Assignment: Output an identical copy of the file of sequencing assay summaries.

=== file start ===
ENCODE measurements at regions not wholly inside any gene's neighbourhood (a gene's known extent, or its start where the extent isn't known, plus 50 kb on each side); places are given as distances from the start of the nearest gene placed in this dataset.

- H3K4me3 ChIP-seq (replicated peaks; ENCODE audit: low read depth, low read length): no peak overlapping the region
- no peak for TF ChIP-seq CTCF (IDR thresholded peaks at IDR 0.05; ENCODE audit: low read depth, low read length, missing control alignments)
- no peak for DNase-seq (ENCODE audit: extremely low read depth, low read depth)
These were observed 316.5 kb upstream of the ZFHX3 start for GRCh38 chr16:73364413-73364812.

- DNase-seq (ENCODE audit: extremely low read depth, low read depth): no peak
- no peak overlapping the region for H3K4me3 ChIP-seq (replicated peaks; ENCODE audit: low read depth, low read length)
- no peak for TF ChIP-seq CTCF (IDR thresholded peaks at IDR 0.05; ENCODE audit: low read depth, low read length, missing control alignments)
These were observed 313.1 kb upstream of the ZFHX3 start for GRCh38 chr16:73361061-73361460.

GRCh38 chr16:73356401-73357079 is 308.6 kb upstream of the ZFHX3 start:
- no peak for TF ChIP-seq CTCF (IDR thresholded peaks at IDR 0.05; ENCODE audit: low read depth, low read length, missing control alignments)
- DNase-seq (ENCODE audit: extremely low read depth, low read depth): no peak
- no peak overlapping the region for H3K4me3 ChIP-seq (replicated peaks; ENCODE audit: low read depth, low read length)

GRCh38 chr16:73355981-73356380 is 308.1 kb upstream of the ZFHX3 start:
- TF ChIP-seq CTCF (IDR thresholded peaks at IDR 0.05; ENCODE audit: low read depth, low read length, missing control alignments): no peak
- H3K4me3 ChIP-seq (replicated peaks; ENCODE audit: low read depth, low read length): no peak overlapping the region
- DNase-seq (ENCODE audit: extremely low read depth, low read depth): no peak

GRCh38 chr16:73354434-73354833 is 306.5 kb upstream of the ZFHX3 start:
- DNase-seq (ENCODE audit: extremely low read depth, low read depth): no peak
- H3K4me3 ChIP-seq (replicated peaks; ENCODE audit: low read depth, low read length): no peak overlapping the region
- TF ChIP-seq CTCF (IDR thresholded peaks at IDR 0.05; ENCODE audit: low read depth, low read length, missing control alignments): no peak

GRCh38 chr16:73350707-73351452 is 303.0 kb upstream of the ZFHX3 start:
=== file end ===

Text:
ENCODE measurements at regions not wholly inside any gene's neighbourhood (a gene's known extent, or its start where the extent isn't known, plus 50 kb on each side); places are given as distances from the start of the nearest gene placed in this dataset.

- H3K4me3 ChIP-seq (replicated peaks; ENCODE audit: low read depth, low read length): no peak overlapping the region
- no peak for TF ChIP-seq CTCF (IDR thresholded peaks at IDR 0.05; ENCODE audit: low read depth, low read length, missing control alignments)
- no peak for DNase-seq (ENCODE audit: extremely low read depth, low read depth)
These were observed 316.5 kb upstream of the ZFHX3 start for GRCh38 chr16:73364413-73364812.

- DNase-seq (ENCODE audit: extremely low read depth, low read depth): no peak
- no peak overlapping the region for H3K4me3 ChIP-seq (replicated peaks; ENCODE audit: low read depth, low read length)
- no peak for TF ChIP-seq CTCF (IDR thresholded peaks at IDR 0.05; ENCODE audit: low read depth, low read length, missing control alignments)
These were observed 313.1 kb upstream of the ZFHX3 start for GRCh38 chr16:73361061-73361460.

GRCh38 chr16:73356401-73357079 is 308.6 kb upstream of the ZFHX3 start:
- no peak for TF ChIP-seq CTCF (IDR thresholded peaks at IDR 0.05; ENCODE audit: low read depth, low read length, missing control alignments)
- DNase-seq (ENCODE audit: extremely low read depth, low read depth): no peak
- no peak overlapping the region for H3K4me3 ChIP-seq (replicated peaks; ENCODE audit: low read depth, low read length)

GRCh38 chr16:73355981-73356380 is 308.1 kb upstream of the ZFHX3 start:
- TF ChIP-seq CTCF (IDR thresholded peaks at IDR 0.05; ENCODE audit: low read depth, low read length, missing control alignments): no peak
- H3K4me3 ChIP-seq (replicated peaks; ENCODE audit: low read depth, low read length): no peak overlapping the region
- DNase-seq (ENCODE audit: extremely low read depth, low read depth): no peak

GRCh38 chr16:73354434-73354833 is 306.5 kb upstream of the ZFHX3 start:
- DNase-seq (ENCODE audit: extremely low read depth, low read depth): no peak
- H3K4me3 ChIP-seq (replicated peaks; ENCODE audit: low read depth, low read length): no peak overlapping the region
- TF ChIP-seq CTCF (IDR thresholded peaks at IDR 0.05; ENCODE audit: low read depth, low read length, missing control alignments): no peak

GRCh38 chr16:73350707-73351452 is 303.0 kb upstream of the ZFHX3 start: